In addition to her many honorary degrees, Angelou has received numerous other awards. In 1954 and 1955, Angelou, participating in Porgy and Bess, was sponsored by the United States Department of State to tour twenty-two countries. In 1959 and 1960, Angelou was appointed Northern Coordinator for the Southern Christian Leadership Conference. In 1970, I Know Why the Caged Bird Sings was nominated for a National Book Award. In 1972, Angelou became the first Black woman to have an original script produced, and the same year, she received a Pulitzer Prize nomination for her poetry collection Just Give Me a Cool Drink of Water ’fore I Diiie (1971). She received a Tony nomination in 1973. In 1975, President Gerald R. Ford appointed her to the American Revolution Bicentennial Council. Angelou was named Woman of the Year in 1976 by the Ladies’ Home Journal. In 1977, she was named by President Jimmy Carter to the National Commission on the Observance of International Women’s Year. Also in 1977, she received another Tony nomination, and she received the Golden Eagle award from the Public Broadcasting System for her documentary series Afro-American in the Arts. In 1982, she received a lifetime appointment as Reynold’s Professor of American Studies at Wake Forest University in Winston-Salem, North Carolina. (This appointment, which lets her teach any subject in the humanities, is usually for two to five years. In an interview, Angelou remarked that her lifetime appointment “didn’t sit well with some of the white male professors.”) In 1984 and 1985, Angelou was appointed by Governor James B. Hunt to the Board of the North Carolina Arts Council. In 1992, Angelou accepted an invitation from President Bill Clinton to compose and read a poem at his inauguration.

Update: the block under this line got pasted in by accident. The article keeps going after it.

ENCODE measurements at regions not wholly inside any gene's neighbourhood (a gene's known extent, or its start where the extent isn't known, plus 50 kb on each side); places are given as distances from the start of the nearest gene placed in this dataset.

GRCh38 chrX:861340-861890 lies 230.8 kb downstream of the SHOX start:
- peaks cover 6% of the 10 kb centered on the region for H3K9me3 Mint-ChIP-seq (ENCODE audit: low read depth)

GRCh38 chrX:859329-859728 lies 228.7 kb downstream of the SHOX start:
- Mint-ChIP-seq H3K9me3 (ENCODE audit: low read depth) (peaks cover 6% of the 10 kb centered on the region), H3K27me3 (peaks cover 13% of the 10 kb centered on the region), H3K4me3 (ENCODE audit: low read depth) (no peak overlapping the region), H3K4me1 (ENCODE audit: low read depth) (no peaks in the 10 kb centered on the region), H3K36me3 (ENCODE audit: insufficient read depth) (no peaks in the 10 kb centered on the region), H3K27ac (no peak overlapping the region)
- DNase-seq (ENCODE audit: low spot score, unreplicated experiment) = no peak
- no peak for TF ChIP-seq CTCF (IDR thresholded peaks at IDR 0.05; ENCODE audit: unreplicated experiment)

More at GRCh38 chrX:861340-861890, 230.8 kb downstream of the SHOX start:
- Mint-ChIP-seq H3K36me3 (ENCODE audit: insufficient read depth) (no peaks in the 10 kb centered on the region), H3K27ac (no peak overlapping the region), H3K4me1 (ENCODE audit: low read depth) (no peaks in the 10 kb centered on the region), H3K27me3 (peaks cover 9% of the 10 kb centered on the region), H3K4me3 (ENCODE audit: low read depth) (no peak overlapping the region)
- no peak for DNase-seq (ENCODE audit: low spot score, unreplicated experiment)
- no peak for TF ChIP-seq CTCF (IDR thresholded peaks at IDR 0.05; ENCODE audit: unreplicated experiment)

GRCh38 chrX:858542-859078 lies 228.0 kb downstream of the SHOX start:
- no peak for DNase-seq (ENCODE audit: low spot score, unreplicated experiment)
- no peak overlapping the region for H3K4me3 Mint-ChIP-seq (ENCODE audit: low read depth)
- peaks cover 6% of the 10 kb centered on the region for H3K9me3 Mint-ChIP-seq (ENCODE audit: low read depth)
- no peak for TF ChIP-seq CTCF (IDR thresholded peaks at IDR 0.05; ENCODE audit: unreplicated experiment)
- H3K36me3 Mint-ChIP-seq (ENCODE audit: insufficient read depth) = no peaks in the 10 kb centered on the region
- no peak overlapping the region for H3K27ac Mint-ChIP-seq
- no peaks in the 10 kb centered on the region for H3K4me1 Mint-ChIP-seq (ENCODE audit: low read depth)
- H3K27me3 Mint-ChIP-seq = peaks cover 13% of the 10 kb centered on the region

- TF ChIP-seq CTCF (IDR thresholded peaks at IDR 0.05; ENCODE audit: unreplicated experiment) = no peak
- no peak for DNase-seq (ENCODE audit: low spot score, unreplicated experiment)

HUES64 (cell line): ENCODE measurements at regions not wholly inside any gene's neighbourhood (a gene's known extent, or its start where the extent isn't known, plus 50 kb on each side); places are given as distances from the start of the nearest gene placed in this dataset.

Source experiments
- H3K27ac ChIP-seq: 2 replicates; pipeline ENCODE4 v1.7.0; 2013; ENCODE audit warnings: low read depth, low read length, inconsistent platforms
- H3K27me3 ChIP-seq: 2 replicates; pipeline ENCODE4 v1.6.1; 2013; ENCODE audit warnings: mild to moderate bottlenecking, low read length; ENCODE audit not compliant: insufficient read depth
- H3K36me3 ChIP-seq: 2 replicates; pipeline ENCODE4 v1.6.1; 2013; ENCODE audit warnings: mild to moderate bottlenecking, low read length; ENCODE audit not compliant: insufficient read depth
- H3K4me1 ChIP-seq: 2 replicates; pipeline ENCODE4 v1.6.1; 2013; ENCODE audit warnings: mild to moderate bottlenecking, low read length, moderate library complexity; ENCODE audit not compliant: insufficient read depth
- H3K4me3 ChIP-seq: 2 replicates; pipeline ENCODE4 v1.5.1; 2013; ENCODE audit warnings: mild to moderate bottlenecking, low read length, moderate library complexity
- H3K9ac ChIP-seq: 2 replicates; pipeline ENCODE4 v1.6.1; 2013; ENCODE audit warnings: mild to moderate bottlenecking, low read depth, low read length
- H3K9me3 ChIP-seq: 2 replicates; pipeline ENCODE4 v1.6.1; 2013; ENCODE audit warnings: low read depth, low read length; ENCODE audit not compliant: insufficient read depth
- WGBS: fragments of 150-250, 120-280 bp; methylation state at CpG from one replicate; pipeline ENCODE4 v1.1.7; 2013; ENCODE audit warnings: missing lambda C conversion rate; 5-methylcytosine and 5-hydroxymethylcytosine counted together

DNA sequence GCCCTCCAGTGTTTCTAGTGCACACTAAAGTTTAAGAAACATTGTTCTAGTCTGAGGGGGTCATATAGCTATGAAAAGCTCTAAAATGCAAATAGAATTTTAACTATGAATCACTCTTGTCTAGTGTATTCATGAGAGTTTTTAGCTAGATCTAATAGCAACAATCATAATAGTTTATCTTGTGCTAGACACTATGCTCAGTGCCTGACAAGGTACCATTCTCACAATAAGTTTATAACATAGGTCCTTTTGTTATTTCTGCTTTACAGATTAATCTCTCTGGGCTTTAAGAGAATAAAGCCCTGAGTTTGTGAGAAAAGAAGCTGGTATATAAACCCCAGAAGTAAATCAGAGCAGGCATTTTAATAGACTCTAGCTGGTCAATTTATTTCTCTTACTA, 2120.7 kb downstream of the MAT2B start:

Through these experiences, Angelou has continually reexamined her views, discarding those that she no longer accepts. For example, in her early years as a writer, Angelou called herself a “womanist” rather than a “feminist,” because she believed that feminists lacked humor. In contrast, in 1986, when an interviewer asked Angelou if she were a feminist, Angelou responded, “I am a feminist. I’ve been a female for a long time now. I’d be stupid not to be on my own side.” When the interviewer commented that she had not always held this opinion, Angelou admitted that her views had changed. Nevertheless, Angelou often contrasts Black women’s issues and White women’s issues, believing that their positions in history and culture make their views different. In I Know Why the Caged Bird Sings, Angelou describes several Black women: Momma, her mother, Grandmother Baxter, and Mrs. Bertha Flowers. It is not until her later books, such as The Heart of a Woman (1981), however, that Angelou begins to explore the significance of womanhood in general.